In what could be a breather for farmers and common people, India's monsoon is likely to be normal with 98 percent rainfall expected, Science and Technology Minister S. Jaipal Reddy said Friday.
"The monsoon rainfall is related to crop production in the country and also has significant impact on economy. The good news for farmers is that the southwest monsoon this year is most likely to be normal," said Reddy.
"Quantitatively, monsoon season rainfall is likely to be 98 percent of the long period average (1951-2000)," he added.
According to the India Meteorological Department (IMD), there is very low probability for the season's rainfall to be deficient, which is below 90 percent, or excess, which is above 110 percent.
The probability of normal rainfall is 46 percent while there are 27 percent chances of seasonal rainfall to be below normal.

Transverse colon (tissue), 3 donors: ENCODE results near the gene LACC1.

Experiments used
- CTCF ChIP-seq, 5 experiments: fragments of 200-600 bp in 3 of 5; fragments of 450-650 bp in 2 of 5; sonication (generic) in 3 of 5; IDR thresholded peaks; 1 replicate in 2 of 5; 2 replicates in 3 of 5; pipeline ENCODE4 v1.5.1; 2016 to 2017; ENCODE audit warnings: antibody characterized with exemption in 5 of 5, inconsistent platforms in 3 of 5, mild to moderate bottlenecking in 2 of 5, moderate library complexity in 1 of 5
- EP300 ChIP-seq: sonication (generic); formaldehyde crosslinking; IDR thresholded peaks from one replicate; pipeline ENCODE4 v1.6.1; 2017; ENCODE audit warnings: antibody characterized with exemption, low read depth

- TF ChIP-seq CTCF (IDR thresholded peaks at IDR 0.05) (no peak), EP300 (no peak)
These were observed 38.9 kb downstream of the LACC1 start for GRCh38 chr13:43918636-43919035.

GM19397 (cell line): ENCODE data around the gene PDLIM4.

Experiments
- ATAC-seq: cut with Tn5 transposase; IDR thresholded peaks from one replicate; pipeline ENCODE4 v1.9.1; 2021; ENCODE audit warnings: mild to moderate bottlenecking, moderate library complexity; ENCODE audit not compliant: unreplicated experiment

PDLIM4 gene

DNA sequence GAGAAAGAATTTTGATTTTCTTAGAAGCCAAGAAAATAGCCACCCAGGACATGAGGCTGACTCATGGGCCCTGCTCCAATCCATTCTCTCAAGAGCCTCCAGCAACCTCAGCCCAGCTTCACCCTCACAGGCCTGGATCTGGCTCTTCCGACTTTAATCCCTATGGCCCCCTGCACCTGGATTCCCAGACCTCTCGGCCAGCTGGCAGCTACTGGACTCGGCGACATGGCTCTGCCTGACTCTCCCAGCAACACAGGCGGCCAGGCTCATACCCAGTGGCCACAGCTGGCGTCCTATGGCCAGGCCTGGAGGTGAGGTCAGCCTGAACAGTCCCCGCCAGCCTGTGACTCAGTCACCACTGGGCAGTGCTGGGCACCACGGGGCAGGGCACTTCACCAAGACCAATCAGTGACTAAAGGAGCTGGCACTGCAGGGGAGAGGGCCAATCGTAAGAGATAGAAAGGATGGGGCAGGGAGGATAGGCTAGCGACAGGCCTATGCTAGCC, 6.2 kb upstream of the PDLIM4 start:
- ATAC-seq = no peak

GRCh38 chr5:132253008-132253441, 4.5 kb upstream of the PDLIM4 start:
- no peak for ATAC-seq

"All prediction models show that monsoon will be normal. By and large, the drought-hit areas of Maharashtra, Gujarat and Karnataka are likely to get normal rain," said Shailesh Nayak, secretary, ministry of earth sciences.
According to IMD, the factors affecting southwest monsoon seem to be normal as of now and anything concrete can be said only by mid-May.
Asked about the expected dates of onset of monsoon, Nayak said: "It is too early to say anything and IMD will only be able to tell that by May 15."
The onset of the southwest monsoon is normally in Kerala on June 1.
IMD will update the forecast in June as part of the second stage forecast.
Along with the updated forecast, separate forecasts for the monthly (July and August) rainfall over the country as a whole and seasonal (June-September) rainfall over the four geographical regions of India will also be issued.